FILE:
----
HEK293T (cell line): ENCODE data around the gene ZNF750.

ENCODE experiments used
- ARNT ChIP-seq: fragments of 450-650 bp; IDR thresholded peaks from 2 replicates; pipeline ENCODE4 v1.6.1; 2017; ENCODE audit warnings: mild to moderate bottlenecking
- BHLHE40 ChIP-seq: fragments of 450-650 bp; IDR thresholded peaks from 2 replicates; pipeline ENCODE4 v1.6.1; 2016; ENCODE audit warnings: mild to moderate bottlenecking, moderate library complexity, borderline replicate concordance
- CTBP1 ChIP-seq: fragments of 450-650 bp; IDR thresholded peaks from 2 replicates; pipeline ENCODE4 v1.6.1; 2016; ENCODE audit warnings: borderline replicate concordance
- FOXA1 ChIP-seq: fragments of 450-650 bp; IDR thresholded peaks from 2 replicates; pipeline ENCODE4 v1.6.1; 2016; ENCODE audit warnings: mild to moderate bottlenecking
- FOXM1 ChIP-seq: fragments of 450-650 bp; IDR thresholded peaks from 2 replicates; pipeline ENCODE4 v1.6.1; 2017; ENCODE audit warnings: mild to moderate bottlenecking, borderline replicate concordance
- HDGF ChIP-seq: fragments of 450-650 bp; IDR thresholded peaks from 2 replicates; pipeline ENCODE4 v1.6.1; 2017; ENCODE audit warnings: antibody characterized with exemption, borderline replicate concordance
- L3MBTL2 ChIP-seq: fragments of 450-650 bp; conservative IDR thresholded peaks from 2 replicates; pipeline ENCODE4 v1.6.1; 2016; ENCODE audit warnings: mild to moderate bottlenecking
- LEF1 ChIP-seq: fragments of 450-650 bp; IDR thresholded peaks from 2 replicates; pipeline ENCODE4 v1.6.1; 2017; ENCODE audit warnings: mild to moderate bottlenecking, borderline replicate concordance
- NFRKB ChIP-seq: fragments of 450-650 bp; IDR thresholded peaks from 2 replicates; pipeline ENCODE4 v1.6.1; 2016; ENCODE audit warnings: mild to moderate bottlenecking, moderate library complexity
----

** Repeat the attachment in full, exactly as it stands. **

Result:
HEK293T (cell line): ENCODE data around the gene ZNF750.

ENCODE experiments used
- ARNT ChIP-seq: fragments of 450-650 bp; IDR thresholded peaks from 2 replicates; pipeline ENCODE4 v1.6.1; 2017; ENCODE audit warnings: mild to moderate bottlenecking
- BHLHE40 ChIP-seq: fragments of 450-650 bp; IDR thresholded peaks from 2 replicates; pipeline ENCODE4 v1.6.1; 2016; ENCODE audit warnings: mild to moderate bottlenecking, moderate library complexity, borderline replicate concordance
- CTBP1 ChIP-seq: fragments of 450-650 bp; IDR thresholded peaks from 2 replicates; pipeline ENCODE4 v1.6.1; 2016; ENCODE audit warnings: borderline replicate concordance
- FOXA1 ChIP-seq: fragments of 450-650 bp; IDR thresholded peaks from 2 replicates; pipeline ENCODE4 v1.6.1; 2016; ENCODE audit warnings: mild to moderate bottlenecking
- FOXM1 ChIP-seq: fragments of 450-650 bp; IDR thresholded peaks from 2 replicates; pipeline ENCODE4 v1.6.1; 2017; ENCODE audit warnings: mild to moderate bottlenecking, borderline replicate concordance
- HDGF ChIP-seq: fragments of 450-650 bp; IDR thresholded peaks from 2 replicates; pipeline ENCODE4 v1.6.1; 2017; ENCODE audit warnings: antibody characterized with exemption, borderline replicate concordance
- L3MBTL2 ChIP-seq: fragments of 450-650 bp; conservative IDR thresholded peaks from 2 replicates; pipeline ENCODE4 v1.6.1; 2016; ENCODE audit warnings: mild to moderate bottlenecking
- LEF1 ChIP-seq: fragments of 450-650 bp; IDR thresholded peaks from 2 replicates; pipeline ENCODE4 v1.6.1; 2017; ENCODE audit warnings: mild to moderate bottlenecking, borderline replicate concordance
- NFRKB ChIP-seq: fragments of 450-650 bp; IDR thresholded peaks from 2 replicates; pipeline ENCODE4 v1.6.1; 2016; ENCODE audit warnings: mild to moderate bottlenecking, moderate library complexity